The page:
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Re: Use cases for ZooKeeper
Jordan, I don't think that leader election does what Josh wants.

I don't think that consistent hashing is particularly good for that either
because the loss of one node causes the sequential state for lots of
entities to move even among nodes that did not fail.

What I would recommend is a variant of micro-sharding.  The key space is
divided into many micro-shards.  Then nodes that are alive claim the
micro-shards using ephemerals and proceed as Josh described.  On loss of a
node, the shards that node was handling should be claimed by the remaining
nodes.  When a new node appears or new work appears, it is helpful to
direct nodes to effect a hand-off of traffic.

In my experience, the best way to implement shard balancing is with and
external master instance much in the style of hbase or katta.  This
external master can be exceedingly simple and only needs to wake up on
various events like loss of a node or change in the set of live shards.  It
can also wake up at intervals if desired to backstop the normal
notifications or to allow small changes for certain kinds of balancing.
 Typically, this only requires a few hundred lines of code.

This external master can, of course, be run on multiple nodes and which
master is in current control can be adjudicated with yet another leader
election.

You can view this as a package of many leader elections.  Or as discretized
consistent hashing.  The distinctions are a bit subtle but are very
important.  These include,

- there is a clean division of control between the master which determines
who serves what and the nodes that do the serving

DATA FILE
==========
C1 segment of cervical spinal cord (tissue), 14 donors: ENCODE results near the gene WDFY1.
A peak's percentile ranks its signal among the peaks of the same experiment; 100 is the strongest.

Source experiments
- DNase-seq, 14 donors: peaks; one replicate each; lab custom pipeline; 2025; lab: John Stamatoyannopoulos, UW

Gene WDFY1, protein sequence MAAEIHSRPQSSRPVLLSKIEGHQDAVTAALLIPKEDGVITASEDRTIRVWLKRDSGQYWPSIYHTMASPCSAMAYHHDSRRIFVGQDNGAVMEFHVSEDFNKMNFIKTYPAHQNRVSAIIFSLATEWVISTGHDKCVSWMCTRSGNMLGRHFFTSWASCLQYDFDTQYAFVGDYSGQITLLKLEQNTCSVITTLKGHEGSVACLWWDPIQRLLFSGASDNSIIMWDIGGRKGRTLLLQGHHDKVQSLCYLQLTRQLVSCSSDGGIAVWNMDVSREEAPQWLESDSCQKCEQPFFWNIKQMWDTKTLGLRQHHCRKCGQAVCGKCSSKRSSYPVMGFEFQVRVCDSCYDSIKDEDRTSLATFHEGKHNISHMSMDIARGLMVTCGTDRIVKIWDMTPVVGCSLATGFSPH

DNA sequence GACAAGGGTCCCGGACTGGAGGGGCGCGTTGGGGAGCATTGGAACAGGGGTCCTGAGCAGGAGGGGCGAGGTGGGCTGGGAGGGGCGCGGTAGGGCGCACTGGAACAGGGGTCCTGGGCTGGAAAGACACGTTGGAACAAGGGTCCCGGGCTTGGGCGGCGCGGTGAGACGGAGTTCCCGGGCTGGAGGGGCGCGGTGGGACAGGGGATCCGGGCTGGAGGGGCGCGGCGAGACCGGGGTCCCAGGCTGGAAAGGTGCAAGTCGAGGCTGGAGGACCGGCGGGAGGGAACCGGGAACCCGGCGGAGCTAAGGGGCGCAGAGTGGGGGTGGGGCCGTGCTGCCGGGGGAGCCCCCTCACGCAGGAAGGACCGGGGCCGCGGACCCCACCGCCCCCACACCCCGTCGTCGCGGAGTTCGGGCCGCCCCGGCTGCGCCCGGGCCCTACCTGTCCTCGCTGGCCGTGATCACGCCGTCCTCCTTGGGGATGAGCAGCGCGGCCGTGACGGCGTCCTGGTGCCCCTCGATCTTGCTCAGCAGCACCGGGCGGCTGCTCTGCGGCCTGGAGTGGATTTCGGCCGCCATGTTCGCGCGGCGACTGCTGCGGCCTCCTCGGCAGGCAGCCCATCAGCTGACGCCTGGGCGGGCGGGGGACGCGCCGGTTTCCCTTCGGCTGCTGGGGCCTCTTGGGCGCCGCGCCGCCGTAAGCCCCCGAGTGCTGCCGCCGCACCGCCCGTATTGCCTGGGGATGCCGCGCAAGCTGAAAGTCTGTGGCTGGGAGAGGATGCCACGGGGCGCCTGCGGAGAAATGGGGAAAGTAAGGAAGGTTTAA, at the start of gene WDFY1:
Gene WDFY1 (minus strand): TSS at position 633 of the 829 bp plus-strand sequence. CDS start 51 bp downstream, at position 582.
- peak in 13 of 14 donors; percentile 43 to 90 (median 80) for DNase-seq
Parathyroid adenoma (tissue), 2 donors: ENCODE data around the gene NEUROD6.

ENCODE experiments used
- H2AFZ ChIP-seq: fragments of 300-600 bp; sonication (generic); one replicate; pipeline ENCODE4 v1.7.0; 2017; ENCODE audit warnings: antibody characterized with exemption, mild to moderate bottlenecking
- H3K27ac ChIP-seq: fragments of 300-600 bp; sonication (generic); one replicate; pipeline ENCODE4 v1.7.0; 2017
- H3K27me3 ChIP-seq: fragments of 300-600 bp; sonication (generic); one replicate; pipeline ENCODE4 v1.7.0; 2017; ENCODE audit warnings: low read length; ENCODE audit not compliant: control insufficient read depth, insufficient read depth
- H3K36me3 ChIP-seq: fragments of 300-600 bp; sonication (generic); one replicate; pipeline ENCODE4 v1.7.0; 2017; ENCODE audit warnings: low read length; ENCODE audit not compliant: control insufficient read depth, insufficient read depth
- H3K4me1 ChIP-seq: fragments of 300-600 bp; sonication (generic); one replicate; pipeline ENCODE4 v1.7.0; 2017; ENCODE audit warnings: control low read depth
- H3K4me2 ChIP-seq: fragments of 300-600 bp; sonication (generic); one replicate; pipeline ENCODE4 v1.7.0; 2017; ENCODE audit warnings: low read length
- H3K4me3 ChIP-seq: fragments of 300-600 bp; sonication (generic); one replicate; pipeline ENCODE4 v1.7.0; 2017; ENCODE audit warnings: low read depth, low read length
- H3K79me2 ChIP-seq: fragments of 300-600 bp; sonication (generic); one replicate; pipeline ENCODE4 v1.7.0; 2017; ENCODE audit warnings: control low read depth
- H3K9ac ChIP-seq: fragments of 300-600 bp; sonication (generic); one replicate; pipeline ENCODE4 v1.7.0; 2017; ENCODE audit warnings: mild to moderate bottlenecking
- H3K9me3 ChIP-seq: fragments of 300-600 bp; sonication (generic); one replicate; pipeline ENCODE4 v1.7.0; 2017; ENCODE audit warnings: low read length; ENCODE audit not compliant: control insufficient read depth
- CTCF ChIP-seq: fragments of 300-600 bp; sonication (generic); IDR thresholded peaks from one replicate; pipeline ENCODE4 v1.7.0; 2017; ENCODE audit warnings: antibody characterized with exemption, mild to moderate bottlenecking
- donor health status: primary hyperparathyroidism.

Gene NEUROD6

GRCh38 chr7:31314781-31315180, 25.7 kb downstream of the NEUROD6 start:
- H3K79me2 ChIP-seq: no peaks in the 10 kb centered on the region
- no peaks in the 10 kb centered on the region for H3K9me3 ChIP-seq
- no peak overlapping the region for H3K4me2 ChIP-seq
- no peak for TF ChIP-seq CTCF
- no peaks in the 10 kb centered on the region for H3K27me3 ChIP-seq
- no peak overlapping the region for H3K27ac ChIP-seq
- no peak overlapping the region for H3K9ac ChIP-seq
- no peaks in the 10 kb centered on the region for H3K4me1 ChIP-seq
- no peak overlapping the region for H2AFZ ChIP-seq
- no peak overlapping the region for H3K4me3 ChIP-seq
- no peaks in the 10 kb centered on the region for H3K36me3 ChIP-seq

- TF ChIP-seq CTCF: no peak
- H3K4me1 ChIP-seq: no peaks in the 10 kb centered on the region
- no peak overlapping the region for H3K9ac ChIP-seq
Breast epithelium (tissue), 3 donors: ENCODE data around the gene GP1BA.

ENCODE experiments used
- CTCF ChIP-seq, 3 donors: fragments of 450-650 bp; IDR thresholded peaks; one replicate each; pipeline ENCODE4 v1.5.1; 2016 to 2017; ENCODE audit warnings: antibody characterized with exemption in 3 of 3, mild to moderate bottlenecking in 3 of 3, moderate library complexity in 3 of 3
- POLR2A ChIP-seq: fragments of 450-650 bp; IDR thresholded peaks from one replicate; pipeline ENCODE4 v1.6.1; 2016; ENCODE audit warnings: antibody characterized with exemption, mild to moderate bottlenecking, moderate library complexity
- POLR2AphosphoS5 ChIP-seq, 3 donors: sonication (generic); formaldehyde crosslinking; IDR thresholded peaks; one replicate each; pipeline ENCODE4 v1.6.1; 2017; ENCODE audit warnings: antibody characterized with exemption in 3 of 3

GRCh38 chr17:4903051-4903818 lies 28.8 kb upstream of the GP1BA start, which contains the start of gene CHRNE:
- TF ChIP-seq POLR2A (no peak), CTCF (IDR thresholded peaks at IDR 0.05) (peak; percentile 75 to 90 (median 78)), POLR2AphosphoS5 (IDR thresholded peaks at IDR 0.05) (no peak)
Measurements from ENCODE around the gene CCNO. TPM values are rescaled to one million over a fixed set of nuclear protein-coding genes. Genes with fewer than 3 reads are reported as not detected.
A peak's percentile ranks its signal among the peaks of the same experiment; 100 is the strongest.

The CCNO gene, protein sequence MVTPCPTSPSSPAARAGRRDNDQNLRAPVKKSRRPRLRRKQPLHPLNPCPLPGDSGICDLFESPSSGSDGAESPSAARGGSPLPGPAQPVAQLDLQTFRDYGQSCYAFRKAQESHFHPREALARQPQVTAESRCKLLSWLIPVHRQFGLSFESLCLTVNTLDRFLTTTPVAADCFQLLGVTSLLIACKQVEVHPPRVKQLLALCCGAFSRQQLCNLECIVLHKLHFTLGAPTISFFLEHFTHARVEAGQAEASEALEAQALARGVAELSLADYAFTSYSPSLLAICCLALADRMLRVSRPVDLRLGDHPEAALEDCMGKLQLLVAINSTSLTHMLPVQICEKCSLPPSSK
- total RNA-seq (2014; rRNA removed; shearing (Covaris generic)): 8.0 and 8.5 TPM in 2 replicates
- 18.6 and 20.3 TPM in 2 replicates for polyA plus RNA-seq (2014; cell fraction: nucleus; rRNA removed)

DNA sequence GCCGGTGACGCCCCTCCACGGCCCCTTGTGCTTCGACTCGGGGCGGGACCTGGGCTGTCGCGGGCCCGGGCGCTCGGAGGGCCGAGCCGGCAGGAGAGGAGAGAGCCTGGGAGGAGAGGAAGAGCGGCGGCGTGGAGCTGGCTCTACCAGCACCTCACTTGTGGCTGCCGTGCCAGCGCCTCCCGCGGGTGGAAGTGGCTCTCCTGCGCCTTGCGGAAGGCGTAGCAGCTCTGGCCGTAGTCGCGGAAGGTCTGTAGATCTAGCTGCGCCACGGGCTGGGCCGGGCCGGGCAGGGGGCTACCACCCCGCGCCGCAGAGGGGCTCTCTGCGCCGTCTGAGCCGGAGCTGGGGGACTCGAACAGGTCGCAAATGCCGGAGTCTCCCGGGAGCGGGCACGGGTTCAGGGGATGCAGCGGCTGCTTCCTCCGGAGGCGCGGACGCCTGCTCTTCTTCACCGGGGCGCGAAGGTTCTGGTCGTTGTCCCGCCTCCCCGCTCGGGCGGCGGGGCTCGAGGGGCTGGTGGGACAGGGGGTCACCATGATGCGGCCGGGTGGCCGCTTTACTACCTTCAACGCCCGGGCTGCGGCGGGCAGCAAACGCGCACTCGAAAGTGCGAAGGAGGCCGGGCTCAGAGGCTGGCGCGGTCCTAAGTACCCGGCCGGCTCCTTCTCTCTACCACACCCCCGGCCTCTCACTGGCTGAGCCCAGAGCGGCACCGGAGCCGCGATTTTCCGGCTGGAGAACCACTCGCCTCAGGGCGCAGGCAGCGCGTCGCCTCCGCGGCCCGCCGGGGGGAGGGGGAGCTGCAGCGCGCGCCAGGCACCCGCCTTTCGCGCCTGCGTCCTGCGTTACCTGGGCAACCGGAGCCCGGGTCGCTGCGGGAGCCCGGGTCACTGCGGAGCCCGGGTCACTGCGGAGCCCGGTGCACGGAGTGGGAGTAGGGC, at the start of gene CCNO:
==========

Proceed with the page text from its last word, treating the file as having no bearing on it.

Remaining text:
- there is no herd effect because the master drives the assignments

- node loss causes the minimum amount of change of assignments since no
assignments to surviving nodes are disturbed.  This is a major win.

- balancing is pretty good because there are many shards compared to the
number of nodes.

- the balancing strategy is highly pluggable.

This pattern would make a nice addition to Curator, actually.  It comes up
repeatedly in different contexts.

On Thu, Jan 5, 2012 at 12:11 AM, Jordan Zimmerman <[EMAIL PROTECTED]>wrote:

> OK - so this is two options for doing the same thing. You use a Leader
> Election algorithm to make sure that only one node in the cluster is
> operating on a work unit. Curator has an implementation (it's really just
> a distributed lock with a slightly different API).
>
> -JZ
>
> On 1/5/12 12:04 AM, "Josh Stone" <[EMAIL PROTECTED]> wrote:
>
> >Thanks for the response. Comments below:
> >
> >On Wed, Jan 4, 2012 at 10:46 PM, Jordan Zimmerman
> ><[EMAIL PROTECTED]>wrote:
> >
> >> Hi Josh,
> >>
> >> >Second use case: Distributed locking
> >> This is one of the most common uses of ZooKeeper. There are many
> >> implementations - one included with the ZK distro. Also, there is
> >>Curator:
> >> https://github.com/Netflix/curator
> >>
> >> >First use case: Distributing work to a cluster of nodes
> >> This sounds feasible. If you give more details I and others on this list
> >> can help more.
> >>
> >
> >Sure. I basically want to handle race conditions where two commands that
> >operate on the same data are received by my cluster of znodes,
> >concurrently. One approach is to lock on the data that is effected by the
> >command (distributed lock). Another approach is make sure that all of the
> >commands that operate on any set of data are routed to the same node,
> >where
> >they can be processed serially using local synchronization. Consistent
> >hashing is an algorithm that can be used to select a node to handle a
> >message (where the inputs are the key to hash and the number of nodes in
> >the cluster).
> >
> >There are various implementations for this floating around. I'm just
> >interesting to know how this is working for anyone else.
> >
> >Josh
> >
> >
> >>
> >> -JZ
> >>
> >> ________________________________________
> >> From: Josh Stone [[EMAIL PROTECTED]]
> >> Sent: Wednesday, January 04, 2012 8:09 PM